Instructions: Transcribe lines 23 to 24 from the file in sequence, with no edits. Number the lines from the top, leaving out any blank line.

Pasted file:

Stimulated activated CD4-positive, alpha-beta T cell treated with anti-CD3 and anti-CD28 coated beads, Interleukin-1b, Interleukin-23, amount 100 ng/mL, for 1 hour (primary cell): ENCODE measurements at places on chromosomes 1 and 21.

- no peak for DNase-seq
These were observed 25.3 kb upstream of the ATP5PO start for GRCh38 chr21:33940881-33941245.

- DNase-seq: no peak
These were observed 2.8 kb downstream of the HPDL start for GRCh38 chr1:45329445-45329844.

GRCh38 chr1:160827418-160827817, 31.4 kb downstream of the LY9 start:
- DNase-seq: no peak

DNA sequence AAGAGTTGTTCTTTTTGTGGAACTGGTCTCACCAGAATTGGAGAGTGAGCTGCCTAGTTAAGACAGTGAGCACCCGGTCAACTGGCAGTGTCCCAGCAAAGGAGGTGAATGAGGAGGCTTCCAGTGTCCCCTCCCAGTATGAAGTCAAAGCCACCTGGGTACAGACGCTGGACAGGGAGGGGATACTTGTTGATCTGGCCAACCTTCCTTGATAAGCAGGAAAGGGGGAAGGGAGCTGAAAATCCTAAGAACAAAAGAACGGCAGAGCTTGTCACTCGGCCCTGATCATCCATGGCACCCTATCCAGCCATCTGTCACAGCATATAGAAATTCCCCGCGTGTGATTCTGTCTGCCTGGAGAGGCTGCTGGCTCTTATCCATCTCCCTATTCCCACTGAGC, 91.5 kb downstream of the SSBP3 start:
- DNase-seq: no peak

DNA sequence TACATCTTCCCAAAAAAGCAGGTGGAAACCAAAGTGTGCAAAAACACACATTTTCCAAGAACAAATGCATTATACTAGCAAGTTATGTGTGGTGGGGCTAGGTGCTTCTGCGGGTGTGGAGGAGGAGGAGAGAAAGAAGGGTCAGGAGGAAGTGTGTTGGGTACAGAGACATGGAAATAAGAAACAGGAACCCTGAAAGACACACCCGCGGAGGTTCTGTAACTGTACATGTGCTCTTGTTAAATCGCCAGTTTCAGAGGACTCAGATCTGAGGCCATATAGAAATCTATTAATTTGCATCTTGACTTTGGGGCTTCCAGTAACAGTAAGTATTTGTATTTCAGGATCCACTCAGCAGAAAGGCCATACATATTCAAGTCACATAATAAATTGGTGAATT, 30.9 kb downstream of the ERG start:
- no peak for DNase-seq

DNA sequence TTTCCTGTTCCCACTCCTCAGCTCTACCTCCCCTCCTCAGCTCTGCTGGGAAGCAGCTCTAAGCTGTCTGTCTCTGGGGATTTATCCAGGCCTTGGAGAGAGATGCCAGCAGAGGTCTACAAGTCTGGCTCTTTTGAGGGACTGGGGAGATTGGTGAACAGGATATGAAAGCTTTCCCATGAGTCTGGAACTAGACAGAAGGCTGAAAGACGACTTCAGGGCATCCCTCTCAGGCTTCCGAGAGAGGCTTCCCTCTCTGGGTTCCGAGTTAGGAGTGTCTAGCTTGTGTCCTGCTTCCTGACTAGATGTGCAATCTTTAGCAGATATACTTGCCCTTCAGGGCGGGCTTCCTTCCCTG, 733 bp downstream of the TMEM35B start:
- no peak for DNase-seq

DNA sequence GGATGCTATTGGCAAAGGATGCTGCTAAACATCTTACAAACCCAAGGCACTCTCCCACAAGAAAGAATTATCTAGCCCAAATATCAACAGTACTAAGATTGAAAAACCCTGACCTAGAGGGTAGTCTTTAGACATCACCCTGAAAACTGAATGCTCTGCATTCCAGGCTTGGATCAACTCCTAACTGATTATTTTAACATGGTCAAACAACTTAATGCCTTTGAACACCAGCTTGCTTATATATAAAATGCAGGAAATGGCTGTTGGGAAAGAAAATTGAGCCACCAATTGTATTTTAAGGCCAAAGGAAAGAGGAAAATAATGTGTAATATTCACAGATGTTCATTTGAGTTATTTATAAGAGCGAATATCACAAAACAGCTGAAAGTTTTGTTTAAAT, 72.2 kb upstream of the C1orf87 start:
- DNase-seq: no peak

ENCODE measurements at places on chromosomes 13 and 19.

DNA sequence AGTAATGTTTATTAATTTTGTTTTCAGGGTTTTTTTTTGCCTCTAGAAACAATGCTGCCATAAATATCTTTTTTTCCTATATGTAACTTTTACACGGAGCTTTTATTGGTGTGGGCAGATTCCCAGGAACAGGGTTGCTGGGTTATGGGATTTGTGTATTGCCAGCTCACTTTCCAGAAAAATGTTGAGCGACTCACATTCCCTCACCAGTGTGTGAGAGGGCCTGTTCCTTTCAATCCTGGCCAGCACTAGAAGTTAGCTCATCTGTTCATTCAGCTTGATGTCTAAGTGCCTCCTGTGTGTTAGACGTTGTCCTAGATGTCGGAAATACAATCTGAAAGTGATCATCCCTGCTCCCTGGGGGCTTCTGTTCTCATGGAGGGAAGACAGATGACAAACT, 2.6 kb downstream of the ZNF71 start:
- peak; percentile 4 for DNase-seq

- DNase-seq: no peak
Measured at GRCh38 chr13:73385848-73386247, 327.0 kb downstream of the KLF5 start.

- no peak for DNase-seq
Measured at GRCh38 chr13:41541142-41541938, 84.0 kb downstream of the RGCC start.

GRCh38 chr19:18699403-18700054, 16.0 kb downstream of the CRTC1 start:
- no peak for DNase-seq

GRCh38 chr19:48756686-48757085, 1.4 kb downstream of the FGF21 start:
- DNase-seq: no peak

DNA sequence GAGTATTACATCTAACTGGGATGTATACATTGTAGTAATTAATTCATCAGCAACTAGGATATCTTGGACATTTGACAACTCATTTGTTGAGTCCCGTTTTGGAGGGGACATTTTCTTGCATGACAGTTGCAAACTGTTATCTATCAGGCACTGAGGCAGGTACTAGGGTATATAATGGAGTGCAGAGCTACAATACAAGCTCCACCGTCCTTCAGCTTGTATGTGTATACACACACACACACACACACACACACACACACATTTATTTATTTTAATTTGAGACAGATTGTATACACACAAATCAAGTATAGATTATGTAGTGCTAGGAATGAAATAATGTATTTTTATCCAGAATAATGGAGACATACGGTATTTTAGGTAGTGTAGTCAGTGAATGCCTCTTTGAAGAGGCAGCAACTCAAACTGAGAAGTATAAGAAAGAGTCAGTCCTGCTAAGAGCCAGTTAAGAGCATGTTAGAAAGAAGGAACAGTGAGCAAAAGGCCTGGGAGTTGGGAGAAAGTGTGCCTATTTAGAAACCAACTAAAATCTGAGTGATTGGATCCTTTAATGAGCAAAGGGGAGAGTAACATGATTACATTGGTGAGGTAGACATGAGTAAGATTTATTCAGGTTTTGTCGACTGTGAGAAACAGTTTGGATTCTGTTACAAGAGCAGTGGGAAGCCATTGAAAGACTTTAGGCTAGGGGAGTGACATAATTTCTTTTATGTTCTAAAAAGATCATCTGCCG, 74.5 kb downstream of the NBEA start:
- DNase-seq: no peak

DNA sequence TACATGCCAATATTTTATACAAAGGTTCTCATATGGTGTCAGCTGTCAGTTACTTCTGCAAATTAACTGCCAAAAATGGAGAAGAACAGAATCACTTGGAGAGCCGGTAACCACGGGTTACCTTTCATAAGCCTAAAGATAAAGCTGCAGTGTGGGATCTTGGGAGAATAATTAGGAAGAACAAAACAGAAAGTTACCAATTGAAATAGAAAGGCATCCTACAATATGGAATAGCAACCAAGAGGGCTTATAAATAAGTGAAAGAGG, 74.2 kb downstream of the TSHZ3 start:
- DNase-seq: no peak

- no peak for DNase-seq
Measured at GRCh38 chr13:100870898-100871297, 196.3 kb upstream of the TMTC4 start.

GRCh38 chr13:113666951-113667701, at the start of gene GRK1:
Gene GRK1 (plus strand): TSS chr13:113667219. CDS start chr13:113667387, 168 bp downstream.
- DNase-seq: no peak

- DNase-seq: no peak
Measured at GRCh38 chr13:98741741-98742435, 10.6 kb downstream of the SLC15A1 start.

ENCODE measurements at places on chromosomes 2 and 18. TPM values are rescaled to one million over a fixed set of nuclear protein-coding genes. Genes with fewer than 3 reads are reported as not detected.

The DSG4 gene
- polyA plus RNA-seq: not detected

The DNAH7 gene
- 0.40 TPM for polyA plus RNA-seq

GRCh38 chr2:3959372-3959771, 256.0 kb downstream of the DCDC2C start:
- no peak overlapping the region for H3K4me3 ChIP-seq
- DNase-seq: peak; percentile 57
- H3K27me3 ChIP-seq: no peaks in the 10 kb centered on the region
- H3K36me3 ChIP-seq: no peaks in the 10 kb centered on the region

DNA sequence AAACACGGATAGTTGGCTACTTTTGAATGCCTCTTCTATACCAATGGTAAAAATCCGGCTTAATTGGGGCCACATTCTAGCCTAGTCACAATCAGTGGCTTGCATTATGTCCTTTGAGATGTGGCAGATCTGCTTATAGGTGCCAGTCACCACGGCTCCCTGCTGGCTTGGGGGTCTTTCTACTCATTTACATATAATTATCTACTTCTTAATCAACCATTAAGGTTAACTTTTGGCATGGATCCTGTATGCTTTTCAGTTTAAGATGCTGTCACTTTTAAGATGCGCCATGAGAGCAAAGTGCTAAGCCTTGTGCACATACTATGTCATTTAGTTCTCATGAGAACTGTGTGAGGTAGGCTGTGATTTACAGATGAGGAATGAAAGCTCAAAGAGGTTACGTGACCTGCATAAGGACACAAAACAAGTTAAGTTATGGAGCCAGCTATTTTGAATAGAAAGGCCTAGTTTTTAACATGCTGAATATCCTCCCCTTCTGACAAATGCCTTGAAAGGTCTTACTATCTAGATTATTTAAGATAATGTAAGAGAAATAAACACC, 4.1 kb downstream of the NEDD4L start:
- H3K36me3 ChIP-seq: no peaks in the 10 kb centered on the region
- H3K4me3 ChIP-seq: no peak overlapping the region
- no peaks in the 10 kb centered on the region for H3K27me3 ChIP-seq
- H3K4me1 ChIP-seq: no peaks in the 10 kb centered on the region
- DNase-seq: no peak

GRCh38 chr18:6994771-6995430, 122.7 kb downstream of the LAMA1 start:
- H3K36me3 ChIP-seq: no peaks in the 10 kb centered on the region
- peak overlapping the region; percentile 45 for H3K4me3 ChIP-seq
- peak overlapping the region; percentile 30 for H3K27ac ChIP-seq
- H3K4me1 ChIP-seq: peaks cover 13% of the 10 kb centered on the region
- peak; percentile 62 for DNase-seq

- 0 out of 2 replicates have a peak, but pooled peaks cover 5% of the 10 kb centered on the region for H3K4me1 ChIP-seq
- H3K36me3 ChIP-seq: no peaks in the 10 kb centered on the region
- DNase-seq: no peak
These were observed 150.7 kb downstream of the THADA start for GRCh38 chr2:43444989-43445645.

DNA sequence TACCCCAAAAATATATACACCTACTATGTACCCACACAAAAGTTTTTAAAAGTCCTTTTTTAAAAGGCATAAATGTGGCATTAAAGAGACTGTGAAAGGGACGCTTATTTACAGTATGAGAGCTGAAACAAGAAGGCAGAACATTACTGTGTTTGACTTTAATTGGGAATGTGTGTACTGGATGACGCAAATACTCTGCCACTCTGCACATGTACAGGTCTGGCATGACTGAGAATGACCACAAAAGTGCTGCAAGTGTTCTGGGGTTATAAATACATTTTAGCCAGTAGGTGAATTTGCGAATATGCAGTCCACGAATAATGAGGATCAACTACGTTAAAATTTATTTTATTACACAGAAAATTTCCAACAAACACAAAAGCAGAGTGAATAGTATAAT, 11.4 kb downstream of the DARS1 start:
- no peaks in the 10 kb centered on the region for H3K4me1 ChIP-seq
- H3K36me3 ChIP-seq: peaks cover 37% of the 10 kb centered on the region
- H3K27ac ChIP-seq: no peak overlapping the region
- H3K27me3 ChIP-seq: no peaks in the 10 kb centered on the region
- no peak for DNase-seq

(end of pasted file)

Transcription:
GRCh38 chr19:18699403-18700054, 16.0 kb downstream of the CRTC1 start:
- no peak for DNase-seq